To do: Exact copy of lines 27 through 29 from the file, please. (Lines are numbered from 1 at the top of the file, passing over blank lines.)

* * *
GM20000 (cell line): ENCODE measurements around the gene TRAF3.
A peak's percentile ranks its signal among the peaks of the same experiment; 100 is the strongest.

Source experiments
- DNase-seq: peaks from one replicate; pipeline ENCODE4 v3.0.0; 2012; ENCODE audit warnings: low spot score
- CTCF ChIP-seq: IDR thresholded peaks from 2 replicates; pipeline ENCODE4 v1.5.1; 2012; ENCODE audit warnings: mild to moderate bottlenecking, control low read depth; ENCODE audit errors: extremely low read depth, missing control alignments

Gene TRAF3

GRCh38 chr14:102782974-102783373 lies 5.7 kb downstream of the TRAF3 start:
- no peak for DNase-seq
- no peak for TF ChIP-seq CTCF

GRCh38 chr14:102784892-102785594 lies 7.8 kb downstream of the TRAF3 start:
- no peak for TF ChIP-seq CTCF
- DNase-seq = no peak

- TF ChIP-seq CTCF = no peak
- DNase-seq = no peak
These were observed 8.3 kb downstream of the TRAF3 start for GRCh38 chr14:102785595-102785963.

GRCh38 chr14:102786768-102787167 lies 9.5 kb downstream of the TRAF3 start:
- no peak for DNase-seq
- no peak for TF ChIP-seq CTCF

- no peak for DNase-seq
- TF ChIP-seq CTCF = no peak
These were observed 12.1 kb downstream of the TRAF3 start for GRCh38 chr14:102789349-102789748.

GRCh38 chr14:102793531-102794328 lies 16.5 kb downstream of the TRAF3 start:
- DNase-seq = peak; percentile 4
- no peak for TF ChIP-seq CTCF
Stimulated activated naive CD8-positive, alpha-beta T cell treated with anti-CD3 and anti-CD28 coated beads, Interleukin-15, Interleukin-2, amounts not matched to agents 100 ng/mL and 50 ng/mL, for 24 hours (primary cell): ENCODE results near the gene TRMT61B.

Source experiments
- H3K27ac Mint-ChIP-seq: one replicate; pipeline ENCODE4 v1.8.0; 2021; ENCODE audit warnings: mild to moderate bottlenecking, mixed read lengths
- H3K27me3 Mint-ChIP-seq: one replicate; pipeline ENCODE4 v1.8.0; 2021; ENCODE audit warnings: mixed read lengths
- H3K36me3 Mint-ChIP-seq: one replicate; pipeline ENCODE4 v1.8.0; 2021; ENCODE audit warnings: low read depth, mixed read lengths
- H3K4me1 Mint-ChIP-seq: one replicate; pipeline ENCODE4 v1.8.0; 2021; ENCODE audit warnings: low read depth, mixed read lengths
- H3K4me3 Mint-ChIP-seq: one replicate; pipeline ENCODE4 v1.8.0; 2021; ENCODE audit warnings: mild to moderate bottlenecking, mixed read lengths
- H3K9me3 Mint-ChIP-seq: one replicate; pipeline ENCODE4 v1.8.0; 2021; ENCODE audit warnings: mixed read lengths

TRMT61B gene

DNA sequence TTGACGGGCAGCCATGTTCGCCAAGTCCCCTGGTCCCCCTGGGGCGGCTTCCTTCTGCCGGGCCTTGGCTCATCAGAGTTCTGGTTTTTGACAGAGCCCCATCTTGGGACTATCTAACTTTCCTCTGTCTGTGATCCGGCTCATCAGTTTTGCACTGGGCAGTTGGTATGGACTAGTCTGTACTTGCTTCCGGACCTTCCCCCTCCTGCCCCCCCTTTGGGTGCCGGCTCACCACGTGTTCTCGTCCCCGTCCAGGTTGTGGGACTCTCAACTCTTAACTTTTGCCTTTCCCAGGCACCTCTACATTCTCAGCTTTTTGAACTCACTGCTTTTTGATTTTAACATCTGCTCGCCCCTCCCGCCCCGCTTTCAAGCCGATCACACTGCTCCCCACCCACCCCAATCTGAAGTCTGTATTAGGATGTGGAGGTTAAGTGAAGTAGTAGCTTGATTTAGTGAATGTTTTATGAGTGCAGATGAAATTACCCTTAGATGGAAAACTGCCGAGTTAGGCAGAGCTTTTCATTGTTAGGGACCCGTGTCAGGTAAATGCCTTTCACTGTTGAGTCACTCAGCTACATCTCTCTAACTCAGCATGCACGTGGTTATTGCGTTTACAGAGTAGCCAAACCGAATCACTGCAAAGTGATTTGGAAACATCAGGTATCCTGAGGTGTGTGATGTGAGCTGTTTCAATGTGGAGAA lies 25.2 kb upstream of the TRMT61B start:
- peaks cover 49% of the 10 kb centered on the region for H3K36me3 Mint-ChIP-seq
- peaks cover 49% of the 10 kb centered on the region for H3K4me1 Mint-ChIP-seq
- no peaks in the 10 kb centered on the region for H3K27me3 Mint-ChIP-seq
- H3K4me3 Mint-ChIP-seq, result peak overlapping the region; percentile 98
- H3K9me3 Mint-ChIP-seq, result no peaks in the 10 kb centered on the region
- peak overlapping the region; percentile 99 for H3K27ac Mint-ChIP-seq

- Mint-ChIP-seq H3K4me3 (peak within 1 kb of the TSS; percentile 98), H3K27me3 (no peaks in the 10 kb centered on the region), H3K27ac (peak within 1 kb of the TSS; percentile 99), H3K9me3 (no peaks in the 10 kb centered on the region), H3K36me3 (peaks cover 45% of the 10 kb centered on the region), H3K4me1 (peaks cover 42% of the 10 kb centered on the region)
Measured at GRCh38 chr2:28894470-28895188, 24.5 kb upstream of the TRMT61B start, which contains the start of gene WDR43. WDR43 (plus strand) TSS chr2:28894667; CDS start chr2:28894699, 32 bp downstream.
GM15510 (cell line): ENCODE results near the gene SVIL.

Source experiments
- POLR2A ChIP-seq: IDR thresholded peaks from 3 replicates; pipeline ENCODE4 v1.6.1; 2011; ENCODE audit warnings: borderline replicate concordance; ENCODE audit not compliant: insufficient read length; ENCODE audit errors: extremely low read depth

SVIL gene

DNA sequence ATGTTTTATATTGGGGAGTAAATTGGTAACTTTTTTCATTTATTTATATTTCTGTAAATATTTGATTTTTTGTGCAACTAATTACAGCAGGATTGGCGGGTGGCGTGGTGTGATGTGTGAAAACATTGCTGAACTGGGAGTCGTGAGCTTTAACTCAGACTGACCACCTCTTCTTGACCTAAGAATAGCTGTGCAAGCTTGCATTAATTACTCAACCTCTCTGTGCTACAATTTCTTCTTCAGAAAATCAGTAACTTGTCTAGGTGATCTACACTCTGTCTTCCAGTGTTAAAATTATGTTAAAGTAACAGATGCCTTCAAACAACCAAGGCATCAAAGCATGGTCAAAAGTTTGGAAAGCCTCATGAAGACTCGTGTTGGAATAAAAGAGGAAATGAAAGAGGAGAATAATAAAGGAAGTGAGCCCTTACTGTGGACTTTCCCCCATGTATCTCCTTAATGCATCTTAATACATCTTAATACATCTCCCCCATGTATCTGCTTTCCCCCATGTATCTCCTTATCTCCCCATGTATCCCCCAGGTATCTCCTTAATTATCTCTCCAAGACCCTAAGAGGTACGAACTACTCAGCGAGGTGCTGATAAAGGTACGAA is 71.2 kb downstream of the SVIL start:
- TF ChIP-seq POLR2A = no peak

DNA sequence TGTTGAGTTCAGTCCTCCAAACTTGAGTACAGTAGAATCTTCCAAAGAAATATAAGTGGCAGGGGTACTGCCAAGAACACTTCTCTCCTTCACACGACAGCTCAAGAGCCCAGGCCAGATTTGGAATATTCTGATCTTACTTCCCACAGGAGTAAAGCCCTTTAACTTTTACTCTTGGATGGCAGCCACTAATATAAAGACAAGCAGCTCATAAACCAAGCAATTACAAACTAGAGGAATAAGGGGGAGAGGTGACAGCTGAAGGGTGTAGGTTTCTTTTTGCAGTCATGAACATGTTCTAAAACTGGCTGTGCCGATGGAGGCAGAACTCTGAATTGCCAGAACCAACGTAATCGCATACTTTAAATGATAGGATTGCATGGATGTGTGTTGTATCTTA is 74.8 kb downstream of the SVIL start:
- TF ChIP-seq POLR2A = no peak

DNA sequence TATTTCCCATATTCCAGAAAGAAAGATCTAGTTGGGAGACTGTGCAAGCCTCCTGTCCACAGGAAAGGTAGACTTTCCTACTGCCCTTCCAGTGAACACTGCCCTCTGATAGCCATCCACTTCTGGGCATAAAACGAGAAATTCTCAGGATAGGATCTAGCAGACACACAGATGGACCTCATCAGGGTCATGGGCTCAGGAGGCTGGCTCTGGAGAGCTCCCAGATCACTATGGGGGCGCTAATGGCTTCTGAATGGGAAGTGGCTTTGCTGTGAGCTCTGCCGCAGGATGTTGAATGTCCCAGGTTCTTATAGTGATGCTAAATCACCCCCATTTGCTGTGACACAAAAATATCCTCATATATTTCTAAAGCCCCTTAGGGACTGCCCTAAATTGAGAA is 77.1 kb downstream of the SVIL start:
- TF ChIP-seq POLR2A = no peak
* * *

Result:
- H3K27ac Mint-ChIP-seq: one replicate; pipeline ENCODE4 v1.8.0; 2021; ENCODE audit warnings: mild to moderate bottlenecking, mixed read lengths
- H3K27me3 Mint-ChIP-seq: one replicate; pipeline ENCODE4 v1.8.0; 2021; ENCODE audit warnings: mixed read lengths
- H3K36me3 Mint-ChIP-seq: one replicate; pipeline ENCODE4 v1.8.0; 2021; ENCODE audit warnings: low read depth, mixed read lengths